For these reason I have decided to wait and get a brand new float exactly how I want it.
  9. eamon1

    eamon1 New Member

    Well done Gamby for your meticulous approach of washing and drying. This is time consuming and a lot of owners dont spend this time, in turn the water left under the mat, rots the hardwood - herein is the problem. The new floats with the aluminium flooring say (ifor Williams), have had this type of flooring for over ten years in Europe with no comebacks what so-ever. I don't hold much faith in fibre glass flooring or for that matter plywood for long term use (10 years) or over. You are reliant on the adhesives used in the product and where in was manufactured..
  10. dpjg

    dpjg Active Member

    Looking into another synthetic ply recommended from another horse forum. However quite costly.
    Was going to take my float back to manufacturer, spoke to them about three months ago on the phone to get quotes etc. just did a search and they went into voluntary insolvency in January. Don't know why on earth they were agreeing to work on my float during April! Currently the floor just is horrifying, removed the rubber to check the floor and found it was largely rotten and had splintered through. Only sign was a small change in level in one place. Please check your floors, the trauma if we had not found this in time would have been horrific.
  11. taeliesyn

    taeliesyn Well-known Member

    I just wish I had spoken to the people at work at the right time. A few years ago we replaced all our work benches with some sort of MDF. It's chemically inert and having drilled through it, it is extremely tough. The were throwing sheets away as they had excess :( If I had known I would of grabbed the sheets as from my experience I believe they would be perfect for float flooring.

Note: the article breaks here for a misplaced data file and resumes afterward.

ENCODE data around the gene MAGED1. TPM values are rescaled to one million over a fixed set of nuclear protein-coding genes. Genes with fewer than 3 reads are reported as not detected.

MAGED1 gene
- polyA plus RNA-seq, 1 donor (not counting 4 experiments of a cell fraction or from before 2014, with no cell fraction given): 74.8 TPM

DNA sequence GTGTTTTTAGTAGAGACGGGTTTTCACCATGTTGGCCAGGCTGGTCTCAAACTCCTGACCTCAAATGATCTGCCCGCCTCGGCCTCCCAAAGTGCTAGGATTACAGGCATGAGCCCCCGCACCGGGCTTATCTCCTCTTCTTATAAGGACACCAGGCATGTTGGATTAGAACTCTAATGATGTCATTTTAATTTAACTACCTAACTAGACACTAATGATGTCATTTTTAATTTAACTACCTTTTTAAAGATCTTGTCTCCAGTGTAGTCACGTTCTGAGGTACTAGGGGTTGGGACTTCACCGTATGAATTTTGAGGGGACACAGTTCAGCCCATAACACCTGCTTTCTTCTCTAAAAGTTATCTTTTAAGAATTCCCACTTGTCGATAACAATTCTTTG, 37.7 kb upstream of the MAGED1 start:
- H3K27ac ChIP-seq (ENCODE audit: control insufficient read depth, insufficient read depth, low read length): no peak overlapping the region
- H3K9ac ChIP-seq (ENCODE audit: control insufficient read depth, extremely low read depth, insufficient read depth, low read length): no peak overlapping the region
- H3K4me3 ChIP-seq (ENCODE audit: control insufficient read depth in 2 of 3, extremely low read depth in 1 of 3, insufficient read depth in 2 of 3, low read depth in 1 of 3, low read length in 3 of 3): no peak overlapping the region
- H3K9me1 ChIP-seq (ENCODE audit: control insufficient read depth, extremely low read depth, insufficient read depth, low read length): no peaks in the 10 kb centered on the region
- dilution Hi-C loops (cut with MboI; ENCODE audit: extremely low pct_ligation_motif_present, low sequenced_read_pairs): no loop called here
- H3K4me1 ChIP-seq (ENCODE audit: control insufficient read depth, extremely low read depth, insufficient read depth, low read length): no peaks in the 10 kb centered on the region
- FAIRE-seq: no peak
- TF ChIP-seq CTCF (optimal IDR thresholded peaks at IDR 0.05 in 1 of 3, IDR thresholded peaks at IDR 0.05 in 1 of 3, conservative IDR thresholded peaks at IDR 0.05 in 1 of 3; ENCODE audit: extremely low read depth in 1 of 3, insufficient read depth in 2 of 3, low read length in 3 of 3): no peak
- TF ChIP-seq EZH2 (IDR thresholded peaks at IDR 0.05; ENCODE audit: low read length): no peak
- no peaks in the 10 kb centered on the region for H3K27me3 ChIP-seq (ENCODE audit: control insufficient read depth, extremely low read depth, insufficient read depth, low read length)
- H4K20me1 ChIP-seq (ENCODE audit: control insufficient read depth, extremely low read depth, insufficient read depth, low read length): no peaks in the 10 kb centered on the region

When it comes time to replace to the floor in our float, I will be looking into this material. If it is designed to handle lab grade acids it should be able to handle horse urine. The only outstanding point is if it is strong enough for the weight. And ofcourse the cost of the stuff.
  12. HorseSlave

    HorseSlave Well-known Member

    I know this is a pretty old thread that has been revived, but this sort of info is always valid I think :)

    There's a plastic honeycomb sort of material which is supposed to be extremely strong and extremely light and sounds like it would make a great floor for a float. I have yet to hear if rubber can be bonded to it, but it's certainly worth consideration.

    Unfortunately, I do think it's also quite pricey, but can't remember is what realm of expense it is, just remember a possible cost of at least a thousand for a float floor. Buggered if I can remember what it's called!
  13. Blackbat

    Blackbat Well-known Member

    $1000 is not expensive for a new floor?

    I've heard about the honeycomb stuff, does is have an aviation application? A horsey pilot told me about it, they were wanting to build a whole float out of it, walls and all. Apparently it's indestructable and can withstand impacts that would splinter most materials.
  14. HorseSlave

    HorseSlave Well-known Member

    That could be the stuff Blackbat. With regard to the price, I really can't remember, just know it was in the $X,000 format, possibly even $3000?

    I've seen photos of caravans built out of the stuff too, sorry my memory is not co-operating :(

    I do remember who told me about it - Leah from Coondle Engineering in Toodyay. She was going to try to find out about the rubber bonding thing too.
  15. taeliesyn

    taeliesyn Well-known Member

    Could it be Monopan?
  16. HorseSlave

    HorseSlave Well-known Member

    Indeed it could taeliesyn :) Thanks!
  17. banna198

    banna198 Active Member

    i had a quote for the honetcombe fiberglass panels from one place in perth it is $120 sqmt. i am very interested in this and have seen photos of a wholw float made from this. does anyone know the price of a hardwood floor.:)